Fishermen play their part in conservation

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Eyemouth fishermen have played their part in a fishing for litter project which has been honoured with an RSPB Nature of Scotland Award for marine conservation.

The award, sponsored by Northlink Ferries, recognises an “outstanding contribution to the conservation or sustainable management of Scotland’s precious marine resources”.

Eyemouth fishing boats have been participating in the scheme for over five years, collecting tonnes of waste from the sea.

Richard Lawton, Eyemouth harbour master said: “Eyemouth Harbour Trust and a number of the Eyemouth fishing fleet have participated in the ‘Fishing For Litter Scotland’ scheme now for over five years.

“Fishing vessels collect the special ‘Fishing For Litter’ sacks from the harbour office and take these to sea with them. When the boats are hauling and sorting their catch on deck litter and rubbish are separated into the sacks and then brought ashore. These are collected on the quayside by EHT staff and put into a skip provided by the scheme.

“To date approximately 50 cubic metres of compacted rubbish, mostly plastic and non-biodegradable items have been recovered from the sea this way. The fishermen themselves have been keen to take part in this in an effort to keep the seas around our coast clean.”

The Fishing for Litter project was introduced to Scottish waters by KIMO UK in 2005 and in ten years the boats have collected 900 tonnes of marine litter.

By removing barriers to landing the litter the 15 participating harbours around the Scottish coastline have been able to encourage skippers of fishing vessels to land litter they catch in their nets during their normal fishing activities. Much of it is plastic that, if left in the sea, would spend many years slowly breaking down into small pieces that could potentially affect the marine food chain.

Behind the fishing for litter scheme is KIMO (Local Authorities International Environmental Organisation), an association of coastal local authorities whose goal is to eliminate pollution from the Northern Seas. The organisation’s members include 75 member authorities in 10 countries.

KIMOUK’s chairman, Raymond Christie said: “Thank you to the RSPB and Northlink Ferries. This award is great recognition for the hard work carried out over the last ten years by fishermen and harbour staff right around the Scottish coastline. Marine Litter is a huge problem and we all need to do as much we can to stop litter, particularly plastic, getting into our seas. The world is just waking up to the fact that we need to stop putting rubbish in our seas and oceans and start taking it out.”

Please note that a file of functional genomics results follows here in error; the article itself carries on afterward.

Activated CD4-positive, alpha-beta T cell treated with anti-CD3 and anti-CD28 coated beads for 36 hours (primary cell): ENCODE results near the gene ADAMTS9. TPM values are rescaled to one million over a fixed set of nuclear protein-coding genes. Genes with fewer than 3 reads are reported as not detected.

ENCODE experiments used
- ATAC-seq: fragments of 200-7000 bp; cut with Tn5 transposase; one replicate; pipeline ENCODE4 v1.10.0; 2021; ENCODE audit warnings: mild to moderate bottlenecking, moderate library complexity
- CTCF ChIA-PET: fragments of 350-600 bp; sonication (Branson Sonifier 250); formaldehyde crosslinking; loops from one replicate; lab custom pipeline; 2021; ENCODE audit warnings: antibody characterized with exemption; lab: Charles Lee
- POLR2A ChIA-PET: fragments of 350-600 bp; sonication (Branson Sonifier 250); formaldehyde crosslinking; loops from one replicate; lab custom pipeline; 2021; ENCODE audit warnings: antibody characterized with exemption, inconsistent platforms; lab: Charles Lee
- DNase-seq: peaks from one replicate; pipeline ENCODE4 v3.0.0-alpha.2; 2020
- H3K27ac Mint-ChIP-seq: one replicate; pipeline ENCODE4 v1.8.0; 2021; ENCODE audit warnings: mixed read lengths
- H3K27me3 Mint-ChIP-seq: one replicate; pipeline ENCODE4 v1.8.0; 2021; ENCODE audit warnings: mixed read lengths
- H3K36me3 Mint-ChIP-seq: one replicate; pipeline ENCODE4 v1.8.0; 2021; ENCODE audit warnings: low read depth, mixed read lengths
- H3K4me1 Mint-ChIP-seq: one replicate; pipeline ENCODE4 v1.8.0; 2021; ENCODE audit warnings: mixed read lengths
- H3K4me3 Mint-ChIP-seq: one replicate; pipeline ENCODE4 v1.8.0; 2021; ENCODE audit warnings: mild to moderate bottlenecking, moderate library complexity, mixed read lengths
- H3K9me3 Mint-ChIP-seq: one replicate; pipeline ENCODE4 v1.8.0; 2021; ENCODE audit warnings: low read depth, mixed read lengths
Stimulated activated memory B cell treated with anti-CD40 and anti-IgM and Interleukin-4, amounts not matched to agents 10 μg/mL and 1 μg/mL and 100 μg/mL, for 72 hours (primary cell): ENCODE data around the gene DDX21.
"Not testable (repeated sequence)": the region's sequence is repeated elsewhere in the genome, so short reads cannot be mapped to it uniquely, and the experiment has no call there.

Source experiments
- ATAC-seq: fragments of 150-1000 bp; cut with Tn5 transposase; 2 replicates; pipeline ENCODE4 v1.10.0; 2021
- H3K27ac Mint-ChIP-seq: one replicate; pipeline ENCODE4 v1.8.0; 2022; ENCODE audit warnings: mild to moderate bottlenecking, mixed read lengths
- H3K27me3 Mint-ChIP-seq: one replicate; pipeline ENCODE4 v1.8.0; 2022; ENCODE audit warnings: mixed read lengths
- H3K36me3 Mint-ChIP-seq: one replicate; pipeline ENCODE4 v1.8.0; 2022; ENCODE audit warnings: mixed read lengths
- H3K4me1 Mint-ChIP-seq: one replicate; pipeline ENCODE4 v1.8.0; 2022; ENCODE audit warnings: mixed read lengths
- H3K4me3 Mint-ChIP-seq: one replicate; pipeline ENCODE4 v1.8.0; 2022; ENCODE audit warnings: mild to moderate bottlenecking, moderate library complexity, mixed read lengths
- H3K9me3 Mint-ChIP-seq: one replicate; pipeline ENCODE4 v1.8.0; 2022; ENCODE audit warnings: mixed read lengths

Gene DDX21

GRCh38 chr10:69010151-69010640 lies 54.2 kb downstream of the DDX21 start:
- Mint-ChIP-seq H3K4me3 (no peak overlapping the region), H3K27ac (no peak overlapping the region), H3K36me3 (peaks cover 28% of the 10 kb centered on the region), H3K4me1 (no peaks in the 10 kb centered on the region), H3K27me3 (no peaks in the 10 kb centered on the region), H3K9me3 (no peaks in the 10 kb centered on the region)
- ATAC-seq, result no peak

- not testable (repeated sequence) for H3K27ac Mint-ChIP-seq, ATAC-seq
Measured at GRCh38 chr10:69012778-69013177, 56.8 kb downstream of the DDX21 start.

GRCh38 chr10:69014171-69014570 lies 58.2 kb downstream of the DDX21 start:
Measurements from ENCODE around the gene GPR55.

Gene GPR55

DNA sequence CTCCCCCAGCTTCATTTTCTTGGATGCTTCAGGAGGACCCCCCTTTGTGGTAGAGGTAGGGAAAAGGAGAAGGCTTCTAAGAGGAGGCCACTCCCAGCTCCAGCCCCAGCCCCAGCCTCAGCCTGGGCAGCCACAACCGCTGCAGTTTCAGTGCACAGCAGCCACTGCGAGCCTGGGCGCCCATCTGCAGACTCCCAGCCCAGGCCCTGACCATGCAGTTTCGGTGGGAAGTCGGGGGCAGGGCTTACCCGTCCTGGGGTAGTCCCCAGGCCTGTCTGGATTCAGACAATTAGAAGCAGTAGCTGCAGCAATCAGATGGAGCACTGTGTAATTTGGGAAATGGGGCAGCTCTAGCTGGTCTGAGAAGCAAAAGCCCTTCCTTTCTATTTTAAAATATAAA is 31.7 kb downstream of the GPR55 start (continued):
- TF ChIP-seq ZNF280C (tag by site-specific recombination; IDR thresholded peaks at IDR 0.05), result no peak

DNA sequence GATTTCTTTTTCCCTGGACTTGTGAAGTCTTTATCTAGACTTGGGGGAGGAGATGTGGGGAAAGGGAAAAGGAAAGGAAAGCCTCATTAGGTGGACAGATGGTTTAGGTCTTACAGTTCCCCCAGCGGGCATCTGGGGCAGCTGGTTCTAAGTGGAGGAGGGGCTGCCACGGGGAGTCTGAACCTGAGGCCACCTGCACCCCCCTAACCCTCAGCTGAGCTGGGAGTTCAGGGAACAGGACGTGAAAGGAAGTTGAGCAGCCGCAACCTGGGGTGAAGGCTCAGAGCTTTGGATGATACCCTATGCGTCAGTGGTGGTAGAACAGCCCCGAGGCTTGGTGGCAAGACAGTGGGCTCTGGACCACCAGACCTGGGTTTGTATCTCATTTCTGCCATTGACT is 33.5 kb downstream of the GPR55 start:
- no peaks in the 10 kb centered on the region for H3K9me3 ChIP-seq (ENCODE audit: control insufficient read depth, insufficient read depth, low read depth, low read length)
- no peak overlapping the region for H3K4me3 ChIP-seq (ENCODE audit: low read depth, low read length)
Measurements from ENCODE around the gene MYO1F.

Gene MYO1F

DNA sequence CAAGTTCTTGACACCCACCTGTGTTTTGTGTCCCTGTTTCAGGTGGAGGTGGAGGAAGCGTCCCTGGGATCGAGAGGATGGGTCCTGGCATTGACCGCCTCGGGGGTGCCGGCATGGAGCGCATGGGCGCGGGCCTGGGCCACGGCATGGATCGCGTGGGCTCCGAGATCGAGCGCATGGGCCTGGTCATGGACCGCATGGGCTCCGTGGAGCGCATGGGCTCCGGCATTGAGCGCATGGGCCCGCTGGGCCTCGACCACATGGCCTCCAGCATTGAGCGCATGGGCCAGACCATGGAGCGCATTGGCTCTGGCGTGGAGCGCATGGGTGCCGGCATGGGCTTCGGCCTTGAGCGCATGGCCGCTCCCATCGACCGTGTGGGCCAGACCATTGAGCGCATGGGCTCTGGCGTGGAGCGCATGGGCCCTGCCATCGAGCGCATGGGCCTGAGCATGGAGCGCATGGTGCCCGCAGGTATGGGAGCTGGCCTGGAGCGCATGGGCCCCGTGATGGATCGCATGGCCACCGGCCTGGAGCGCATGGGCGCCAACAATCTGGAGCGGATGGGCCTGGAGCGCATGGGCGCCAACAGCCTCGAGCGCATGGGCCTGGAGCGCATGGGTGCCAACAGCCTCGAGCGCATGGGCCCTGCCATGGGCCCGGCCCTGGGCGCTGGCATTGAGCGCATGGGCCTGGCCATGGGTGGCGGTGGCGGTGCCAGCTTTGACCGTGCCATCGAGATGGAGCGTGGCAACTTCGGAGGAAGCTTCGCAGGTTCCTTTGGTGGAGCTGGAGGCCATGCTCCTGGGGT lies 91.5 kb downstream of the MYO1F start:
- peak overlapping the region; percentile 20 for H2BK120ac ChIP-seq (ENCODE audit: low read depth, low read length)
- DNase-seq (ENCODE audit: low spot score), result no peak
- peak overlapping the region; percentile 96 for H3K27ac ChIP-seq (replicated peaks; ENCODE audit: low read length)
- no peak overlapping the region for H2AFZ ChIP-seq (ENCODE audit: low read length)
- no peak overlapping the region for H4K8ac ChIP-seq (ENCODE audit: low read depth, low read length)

Ross Dougal, president of the Scottish Fishermen’s Federation, commented: “We are delighted that the work of our fishermen in removing marine litter has been recognised with this prestigious award. Scottish fishermen are enthusiastic participants in the Fishing for Litter initiative and are committed to ensuring that our seas are clean and healthy.”

Richard Lochhead, Cabinet Secretary for Rural Affairs, Food and the Environment added: “Marine litter is a serious issue in Scottish seas and across the global oceans, litter can harm wildlife and the marine environment. It also impacts on our marine industries through damage to subsea and coastal infrastructure, vessels and fishing gear.”

“I am delighted that Fishing for Litter has received an award for marine conservation, this ground-breaking project is making a real difference in cleaning up Scotland’s seas and this award is recognition of their excellent work. I would encourage others to follow their lead and consider the actions they can take to ensure that litter does not enter the marine environment.”

And finally, KIMO International’s president, Karsten Filsø (Holstebro Kommune, Denmark) said congratulated the Scottish fishermen: “I am delighted to hear of KIMO UK’s success in winning this award for its Fishing for Litter Scotland project. Marine litter is one of the most significant global problems affecting the marine environment, killing seabirds, fish and mammals. It’s an eyesore on our beaches and costs the fishing industry money in lost time. Through the Fishing for Litter initiatives, the

KIMO organisation along with ports and fishing vessels are making a positive contribution to reducing litter in our seas, which benefits marine wildlife, our fishing industry and our coastline.”